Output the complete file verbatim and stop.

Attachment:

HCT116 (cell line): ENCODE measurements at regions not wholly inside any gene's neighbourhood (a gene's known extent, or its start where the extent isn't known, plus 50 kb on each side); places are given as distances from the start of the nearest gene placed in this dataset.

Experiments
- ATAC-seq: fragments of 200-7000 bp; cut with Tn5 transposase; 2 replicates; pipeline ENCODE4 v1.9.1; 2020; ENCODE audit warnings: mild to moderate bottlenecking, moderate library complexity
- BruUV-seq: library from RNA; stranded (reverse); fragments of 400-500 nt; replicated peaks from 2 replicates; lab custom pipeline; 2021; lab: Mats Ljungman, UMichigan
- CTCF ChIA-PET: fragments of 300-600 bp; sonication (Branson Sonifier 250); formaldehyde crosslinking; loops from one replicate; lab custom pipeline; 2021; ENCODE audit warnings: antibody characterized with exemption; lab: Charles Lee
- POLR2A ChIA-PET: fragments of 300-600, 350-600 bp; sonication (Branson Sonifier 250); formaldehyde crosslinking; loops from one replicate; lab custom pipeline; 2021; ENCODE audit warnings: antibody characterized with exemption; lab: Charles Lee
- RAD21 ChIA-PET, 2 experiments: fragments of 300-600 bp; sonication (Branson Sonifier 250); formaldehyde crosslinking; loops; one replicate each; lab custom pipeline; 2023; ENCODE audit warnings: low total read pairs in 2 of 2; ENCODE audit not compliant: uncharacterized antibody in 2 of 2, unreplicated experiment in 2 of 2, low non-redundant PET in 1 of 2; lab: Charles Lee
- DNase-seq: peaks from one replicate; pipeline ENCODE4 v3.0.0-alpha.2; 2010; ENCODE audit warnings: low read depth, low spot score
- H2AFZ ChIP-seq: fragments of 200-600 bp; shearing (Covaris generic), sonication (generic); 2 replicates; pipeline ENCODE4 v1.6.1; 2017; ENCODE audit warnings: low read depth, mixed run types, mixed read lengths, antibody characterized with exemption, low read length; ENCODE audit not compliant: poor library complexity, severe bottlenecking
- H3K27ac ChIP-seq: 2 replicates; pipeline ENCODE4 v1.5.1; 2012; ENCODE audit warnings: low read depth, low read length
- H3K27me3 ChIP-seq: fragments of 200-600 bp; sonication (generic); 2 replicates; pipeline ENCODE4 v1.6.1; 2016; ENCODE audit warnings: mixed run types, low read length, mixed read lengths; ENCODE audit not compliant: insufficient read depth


HCT116 (cell line): ENCODE measurements at regions not wholly inside any gene's neighbourhood (a gene's known extent, or its start where the extent isn't known, plus 50 kb on each side); places are given as distances from the start of the nearest gene placed in this dataset.

Experiments
- ATAC-seq: fragments of 200-7000 bp; cut with Tn5 transposase; 2 replicates; pipeline ENCODE4 v1.9.1; 2020; ENCODE audit warnings: mild to moderate bottlenecking, moderate library complexity
- BruUV-seq: library from RNA; stranded (reverse); fragments of 400-500 nt; replicated peaks from 2 replicates; lab custom pipeline; 2021; lab: Mats Ljungman, UMichigan
- CTCF ChIA-PET: fragments of 300-600 bp; sonication (Branson Sonifier 250); formaldehyde crosslinking; loops from one replicate; lab custom pipeline; 2021; ENCODE audit warnings: antibody characterized with exemption; lab: Charles Lee
- POLR2A ChIA-PET: fragments of 300-600, 350-600 bp; sonication (Branson Sonifier 250); formaldehyde crosslinking; loops from one replicate; lab custom pipeline; 2021; ENCODE audit warnings: antibody characterized with exemption; lab: Charles Lee
- RAD21 ChIA-PET, 2 experiments: fragments of 300-600 bp; sonication (Branson Sonifier 250); formaldehyde crosslinking; loops; one replicate each; lab custom pipeline; 2023; ENCODE audit warnings: low total read pairs in 2 of 2; ENCODE audit not compliant: uncharacterized antibody in 2 of 2, unreplicated experiment in 2 of 2, low non-redundant PET in 1 of 2; lab: Charles Lee
- DNase-seq: peaks from one replicate; pipeline ENCODE4 v3.0.0-alpha.2; 2010; ENCODE audit warnings: low read depth, low spot score
- H2AFZ ChIP-seq: fragments of 200-600 bp; shearing (Covaris generic), sonication (generic); 2 replicates; pipeline ENCODE4 v1.6.1; 2017; ENCODE audit warnings: low read depth, mixed run types, mixed read lengths, antibody characterized with exemption, low read length; ENCODE audit not compliant: poor library complexity, severe bottlenecking
- H3K27ac ChIP-seq: 2 replicates; pipeline ENCODE4 v1.5.1; 2012; ENCODE audit warnings: low read depth, low read length
- H3K27me3 ChIP-seq: fragments of 200-600 bp; sonication (generic); 2 replicates; pipeline ENCODE4 v1.6.1; 2016; ENCODE audit warnings: mixed run types, low read length, mixed read lengths; ENCODE audit not compliant: insufficient read depth